It's about more than a ripped body

It's not just about looks, as obesity affects more than your physique. It increases your risk for a number of diseases, including diabetes, stroke, insulin resistance, and hypertension. Obesity carried into midlife may also have damaging effects on the brain.

According to the Centers for Disease Control and Prevention, an estimated 61 percent of obese young people have at least one additional risk factor for heart disease, such as high cholesterol or high blood pressure. Additionally, children who are obese are at greater risk for bone and joint problems, sleep apnea, and social and psychological problems. Obese young people are more likely than children of normal weight to become overweight or obese adults and are, therefore, more at risk for associated adult health problems, including heart disease, type 2 diabetes, stroke, several types of cancer, and osteoarthritis.

10 solutions for obesity
  1. No bottles before bed. In fact, no bottle at all seems like a better bet, as kids who are breast-fed are less likely to be obese. A bevy of recent studies, which show infant obesity rates as high as 44 percent in some demographics, has linked a large part of the problem to sending infants to bed with a bottle. Not only is the child getting more calories, it's creating a learned response to eat before bed that is hard to reverse as the child gets older. Infants should have some body fat, but an obese infant is more than twice as likely to grow into an obese adolescent, who is more than twice as likely to become an obese adult.
  2. Turn off the TV. The American Journal of Public Health published a survey stating that 59 percent of children watched between 2 and 4 hours of television and an additional 22 percent watched 5 or more hours of TV per day. That's a lot—let me say it again, A LOT—of TV and this, apparently, didn't account for time in front of a computer. Chances are that turning off your TV isn't going to sit well with your kids, so here is some ammunition that will make it easier on both of you.

    Staying thin will increase your child's confidence level. Researchers surveyed 1,520 children, ages 9 to 10, with a 4-year follow-up, and discovered a positive correlation between obesity and low self-esteem. They also discovered that decreased self-esteem led to 19 percent of obese children feeling sad, 48 percent of them feeling bored, and 21 percent of them feeling nervous. In comparison, 8 percent of normal-weight children felt sad, 42 percent of them felt bored, and 12 percent of them felt nervous.
  3. Walk to school (or at least some of the way). This alone could make one of the biggest differences in activity levels. A generation ago, most self-respecting parents would laugh at their child's suggestion to drive them to school. Nowadays, lines of SUVs stretch out for blocks around campuses filled with kids burning nary a calorie while waiting to be dropped off on the front step of the school. In some neighborhoods, this lost time alone is plenty to fill the child's exercise requirement.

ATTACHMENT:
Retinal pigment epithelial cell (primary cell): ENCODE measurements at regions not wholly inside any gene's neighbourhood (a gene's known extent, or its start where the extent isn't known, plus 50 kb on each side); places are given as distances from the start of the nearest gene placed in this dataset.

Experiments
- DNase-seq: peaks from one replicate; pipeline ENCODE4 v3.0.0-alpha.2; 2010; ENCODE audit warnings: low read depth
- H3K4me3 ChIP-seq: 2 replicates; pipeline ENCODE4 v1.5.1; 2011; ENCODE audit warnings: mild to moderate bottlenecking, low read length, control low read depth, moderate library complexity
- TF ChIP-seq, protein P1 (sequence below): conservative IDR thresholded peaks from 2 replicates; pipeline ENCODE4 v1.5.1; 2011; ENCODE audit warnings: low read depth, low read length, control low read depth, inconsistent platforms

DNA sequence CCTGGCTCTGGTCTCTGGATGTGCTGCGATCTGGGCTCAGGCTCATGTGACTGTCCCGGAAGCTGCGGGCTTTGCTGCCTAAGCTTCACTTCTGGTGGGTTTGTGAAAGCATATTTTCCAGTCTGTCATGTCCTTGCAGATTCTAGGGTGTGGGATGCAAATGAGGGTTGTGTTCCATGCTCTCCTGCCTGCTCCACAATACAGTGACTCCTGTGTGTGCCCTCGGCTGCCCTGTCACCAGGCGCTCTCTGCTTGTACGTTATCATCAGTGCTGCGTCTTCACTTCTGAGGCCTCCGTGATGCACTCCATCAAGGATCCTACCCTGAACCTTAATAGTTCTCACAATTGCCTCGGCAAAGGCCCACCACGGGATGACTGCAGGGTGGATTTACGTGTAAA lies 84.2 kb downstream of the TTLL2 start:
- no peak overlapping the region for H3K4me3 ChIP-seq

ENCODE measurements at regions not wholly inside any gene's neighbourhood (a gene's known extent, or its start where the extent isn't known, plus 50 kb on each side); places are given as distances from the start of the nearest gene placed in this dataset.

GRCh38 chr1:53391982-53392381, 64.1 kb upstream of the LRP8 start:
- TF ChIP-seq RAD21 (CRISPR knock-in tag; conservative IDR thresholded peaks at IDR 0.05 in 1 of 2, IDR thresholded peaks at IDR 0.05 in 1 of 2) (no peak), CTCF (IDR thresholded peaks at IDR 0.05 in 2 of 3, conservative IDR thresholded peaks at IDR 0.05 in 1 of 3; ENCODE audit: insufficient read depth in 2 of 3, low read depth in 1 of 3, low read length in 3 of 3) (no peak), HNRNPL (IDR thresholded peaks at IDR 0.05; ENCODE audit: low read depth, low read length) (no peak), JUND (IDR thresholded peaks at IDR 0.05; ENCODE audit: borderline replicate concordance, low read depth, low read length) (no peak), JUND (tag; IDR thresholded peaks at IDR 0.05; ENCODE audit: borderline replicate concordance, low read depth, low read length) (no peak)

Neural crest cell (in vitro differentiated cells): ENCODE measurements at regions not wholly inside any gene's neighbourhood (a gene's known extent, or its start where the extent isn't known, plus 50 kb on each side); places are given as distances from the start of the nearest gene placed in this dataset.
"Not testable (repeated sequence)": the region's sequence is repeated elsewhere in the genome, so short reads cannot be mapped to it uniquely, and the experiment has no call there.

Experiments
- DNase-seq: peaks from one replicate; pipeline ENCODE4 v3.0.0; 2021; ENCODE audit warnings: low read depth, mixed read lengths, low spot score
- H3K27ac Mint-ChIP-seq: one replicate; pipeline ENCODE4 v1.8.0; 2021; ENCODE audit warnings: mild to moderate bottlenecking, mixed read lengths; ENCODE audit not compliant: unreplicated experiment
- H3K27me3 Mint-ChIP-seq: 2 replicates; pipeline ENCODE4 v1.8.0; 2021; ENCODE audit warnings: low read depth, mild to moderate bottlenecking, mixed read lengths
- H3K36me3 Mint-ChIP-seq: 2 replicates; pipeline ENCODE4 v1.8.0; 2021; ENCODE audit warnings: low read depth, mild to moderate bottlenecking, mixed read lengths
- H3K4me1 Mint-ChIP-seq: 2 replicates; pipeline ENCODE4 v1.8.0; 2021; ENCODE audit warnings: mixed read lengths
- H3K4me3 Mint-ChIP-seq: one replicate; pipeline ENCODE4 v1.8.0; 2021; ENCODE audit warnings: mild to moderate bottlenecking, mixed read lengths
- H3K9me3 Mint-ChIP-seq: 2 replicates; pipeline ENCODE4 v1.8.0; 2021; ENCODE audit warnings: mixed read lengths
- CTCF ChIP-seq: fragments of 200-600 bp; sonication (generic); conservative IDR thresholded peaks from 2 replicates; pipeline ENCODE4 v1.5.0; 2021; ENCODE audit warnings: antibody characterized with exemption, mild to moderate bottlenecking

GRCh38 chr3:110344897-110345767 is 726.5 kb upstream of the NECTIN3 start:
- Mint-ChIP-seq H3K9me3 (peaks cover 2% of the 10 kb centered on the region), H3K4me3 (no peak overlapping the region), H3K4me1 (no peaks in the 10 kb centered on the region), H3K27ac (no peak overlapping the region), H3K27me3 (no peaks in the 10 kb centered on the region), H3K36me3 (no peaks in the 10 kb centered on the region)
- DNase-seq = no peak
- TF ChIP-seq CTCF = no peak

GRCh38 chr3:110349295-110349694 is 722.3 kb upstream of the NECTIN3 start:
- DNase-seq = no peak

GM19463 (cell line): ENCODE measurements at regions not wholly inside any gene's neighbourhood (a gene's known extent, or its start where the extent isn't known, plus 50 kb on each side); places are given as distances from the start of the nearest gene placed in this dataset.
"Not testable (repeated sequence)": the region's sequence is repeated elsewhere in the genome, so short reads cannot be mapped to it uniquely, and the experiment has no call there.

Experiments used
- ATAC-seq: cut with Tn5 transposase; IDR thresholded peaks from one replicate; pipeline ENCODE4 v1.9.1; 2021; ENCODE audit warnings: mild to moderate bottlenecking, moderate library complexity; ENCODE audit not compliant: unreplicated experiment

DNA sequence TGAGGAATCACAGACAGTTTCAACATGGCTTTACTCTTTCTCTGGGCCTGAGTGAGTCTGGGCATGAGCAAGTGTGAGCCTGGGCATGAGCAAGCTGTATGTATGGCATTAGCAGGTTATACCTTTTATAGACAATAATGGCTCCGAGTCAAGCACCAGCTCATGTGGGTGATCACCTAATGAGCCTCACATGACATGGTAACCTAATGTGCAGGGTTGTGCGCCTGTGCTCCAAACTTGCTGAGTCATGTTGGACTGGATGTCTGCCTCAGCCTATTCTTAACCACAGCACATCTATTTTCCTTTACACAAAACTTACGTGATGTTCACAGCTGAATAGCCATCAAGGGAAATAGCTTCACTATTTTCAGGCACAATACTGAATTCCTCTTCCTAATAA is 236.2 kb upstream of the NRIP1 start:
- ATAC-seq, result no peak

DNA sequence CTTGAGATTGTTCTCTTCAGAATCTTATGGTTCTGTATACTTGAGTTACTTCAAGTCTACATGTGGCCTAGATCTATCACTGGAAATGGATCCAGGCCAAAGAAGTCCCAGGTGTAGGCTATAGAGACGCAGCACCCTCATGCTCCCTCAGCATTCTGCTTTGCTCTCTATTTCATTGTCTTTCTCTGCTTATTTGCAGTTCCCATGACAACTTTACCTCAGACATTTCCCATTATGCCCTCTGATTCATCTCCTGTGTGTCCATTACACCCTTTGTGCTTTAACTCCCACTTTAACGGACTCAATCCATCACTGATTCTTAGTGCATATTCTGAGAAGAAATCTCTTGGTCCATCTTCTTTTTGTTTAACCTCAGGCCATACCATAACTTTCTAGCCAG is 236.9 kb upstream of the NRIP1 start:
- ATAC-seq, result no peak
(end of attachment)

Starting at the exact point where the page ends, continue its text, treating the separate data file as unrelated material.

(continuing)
Lack of busing can shoulder some of the blame, but the primary reason seems to be fear. The world has gotten scary, or so we think, and parents drive their kids to keep them safe. In reality, the damage done from lack of activity is putting them at far more risk. According to former Department of Justice statistician Callie Rennison, our fears are mainly based on sensationalism in the media, which indicates that child abduction plays well in the ratings. "99.9 percent of child abduction cases are family related," she states. "Statistically, our kids are much safer in public than they've ever been."

    Numbers aside, most parents will likely balk at the idea of making their kids the lab rats in some "walking to school" experiment. But, at least, you can drop them off close to school. The last part of the commute, the part while you're waiting in line, is a place where your kids could be moving in what is probably one of the safest situations imaginable—a line of cars filled with highly protective parents.
  4. Fight for recess. As schools' budgets dwindle because "results" are based on test scores, "optional" classes like recess are being cut. But it can be argued that recess is one of the most important classes your child has. According to the U.S. Department of Agriculture and the Department of Health and Human Services, it's not just how much children exercise that counts but how long they exercise that's important. Kids should not exercise for prolonged periods of time. They benefit far more from short bursts of exercise throughout the day. This is the reason that recess periods have been included throughout a typical school day—those recess periods that are now being threatened if they aren't already gone.

    Besides the obvious positive effects of recess, it has also been shown to reduce stress. And stress can influence a child's eating habits. Researchers tested the stress inventory of 28 college females and discovered that those who were binge eating had a mean of 29.65 points on the perceived stress scale, compared to the control group who had a mean of 15.19 points.